Multiple Sclerosis (MS) - Other Treatment
What to think about
There is no cure for MS. So far, the only treatments proved to affect the course of the disease are approved disease-modifying therapies. Other types of treatment should not replace these medicines if you are a candidate for treatment with them.
Some people who have MS report that complementary therapies have worked for them. This may be in part because of the placebo effect. Some complementary therapies don't treat the disease itself, but they may affect a person's sense of well-being and help the person feel better and healthier.
If you are thinking about trying a complementary treatment, get the facts first. Discuss these questions with your doctor:
Is it safe? Talk with your doctor about the safety and potential side effects of the treatment. This is especially important if you are on drug therapy for MS. Some complementary treatments in combination with drug therapy can be quite dangerous. A treatment that could be harmful to you and may or may not improve your symptoms isn't worth the risk.
Does it work? Because MS symptoms can come and go, you may find it hard to judge whether a particular treatment is really working. Keep in mind that if you get better after using a certain treatment, the treatment isn't always the reason for the improvement. MS may often improve on its own (spontaneous remission).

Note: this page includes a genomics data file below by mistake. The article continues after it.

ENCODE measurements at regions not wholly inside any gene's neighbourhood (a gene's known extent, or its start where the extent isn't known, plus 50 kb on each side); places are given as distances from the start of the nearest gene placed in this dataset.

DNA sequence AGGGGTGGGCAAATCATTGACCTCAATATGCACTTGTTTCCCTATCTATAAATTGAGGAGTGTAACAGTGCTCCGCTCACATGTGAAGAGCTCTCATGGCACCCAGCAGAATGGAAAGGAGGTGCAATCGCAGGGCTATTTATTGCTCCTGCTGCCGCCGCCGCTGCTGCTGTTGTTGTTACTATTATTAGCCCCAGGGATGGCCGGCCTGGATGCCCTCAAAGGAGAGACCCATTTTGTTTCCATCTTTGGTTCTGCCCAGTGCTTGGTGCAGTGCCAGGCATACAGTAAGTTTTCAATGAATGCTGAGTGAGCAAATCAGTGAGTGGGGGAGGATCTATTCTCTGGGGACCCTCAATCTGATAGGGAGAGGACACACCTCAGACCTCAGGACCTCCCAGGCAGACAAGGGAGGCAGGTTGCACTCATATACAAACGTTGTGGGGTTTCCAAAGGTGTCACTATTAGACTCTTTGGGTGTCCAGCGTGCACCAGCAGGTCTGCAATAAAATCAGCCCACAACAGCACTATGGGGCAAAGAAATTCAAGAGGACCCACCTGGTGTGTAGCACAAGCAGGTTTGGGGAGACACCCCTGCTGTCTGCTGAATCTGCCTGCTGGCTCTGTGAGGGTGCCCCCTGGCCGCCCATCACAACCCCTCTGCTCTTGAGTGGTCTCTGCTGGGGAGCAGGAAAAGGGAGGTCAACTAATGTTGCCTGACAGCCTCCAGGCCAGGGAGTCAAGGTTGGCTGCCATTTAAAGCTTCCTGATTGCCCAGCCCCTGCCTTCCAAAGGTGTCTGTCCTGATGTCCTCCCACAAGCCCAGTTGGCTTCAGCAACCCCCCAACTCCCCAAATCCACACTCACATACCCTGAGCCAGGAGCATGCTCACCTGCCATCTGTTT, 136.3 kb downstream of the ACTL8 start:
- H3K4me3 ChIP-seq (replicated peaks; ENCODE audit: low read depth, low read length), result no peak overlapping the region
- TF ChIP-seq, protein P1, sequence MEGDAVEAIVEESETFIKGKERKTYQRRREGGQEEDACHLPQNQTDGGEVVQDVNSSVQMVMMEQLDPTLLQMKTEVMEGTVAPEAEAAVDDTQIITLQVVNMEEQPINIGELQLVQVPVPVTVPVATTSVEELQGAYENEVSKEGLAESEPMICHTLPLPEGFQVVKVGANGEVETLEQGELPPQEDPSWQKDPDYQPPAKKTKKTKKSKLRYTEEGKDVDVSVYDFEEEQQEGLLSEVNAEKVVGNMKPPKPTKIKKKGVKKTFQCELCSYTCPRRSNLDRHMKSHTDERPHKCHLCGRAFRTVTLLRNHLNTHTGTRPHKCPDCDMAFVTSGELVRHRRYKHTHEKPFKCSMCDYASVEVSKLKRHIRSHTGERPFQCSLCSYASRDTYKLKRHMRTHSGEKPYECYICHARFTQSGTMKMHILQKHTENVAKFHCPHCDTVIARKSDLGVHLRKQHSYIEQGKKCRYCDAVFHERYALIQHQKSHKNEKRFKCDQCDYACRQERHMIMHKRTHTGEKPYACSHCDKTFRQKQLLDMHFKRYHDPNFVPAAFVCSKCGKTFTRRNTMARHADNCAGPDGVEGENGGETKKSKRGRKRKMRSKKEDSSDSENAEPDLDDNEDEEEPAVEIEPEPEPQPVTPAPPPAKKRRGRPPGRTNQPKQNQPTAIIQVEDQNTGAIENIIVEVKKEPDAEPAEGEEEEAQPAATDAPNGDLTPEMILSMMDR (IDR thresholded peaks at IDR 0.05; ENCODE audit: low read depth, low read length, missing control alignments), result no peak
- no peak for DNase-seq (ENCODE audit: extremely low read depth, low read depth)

How much does it cost? An expensive, unproven treatment that may or may not help you may not be worth its cost. Beware of therapy providers or products that require a large financial investment at the beginning of a series of treatments.
Will it improve my general health? Even if they aren't effective in treating MS, some complementary practices (such as acupuncture, massage, or yoga) may be safe. And they may lead to healthy habits that improve your overall well-being. These might be worth trying.
With a hard-to-treat disease like MS, it can be tempting to jump at the promise of an effective treatment. Be cautious about trying unproven treatments.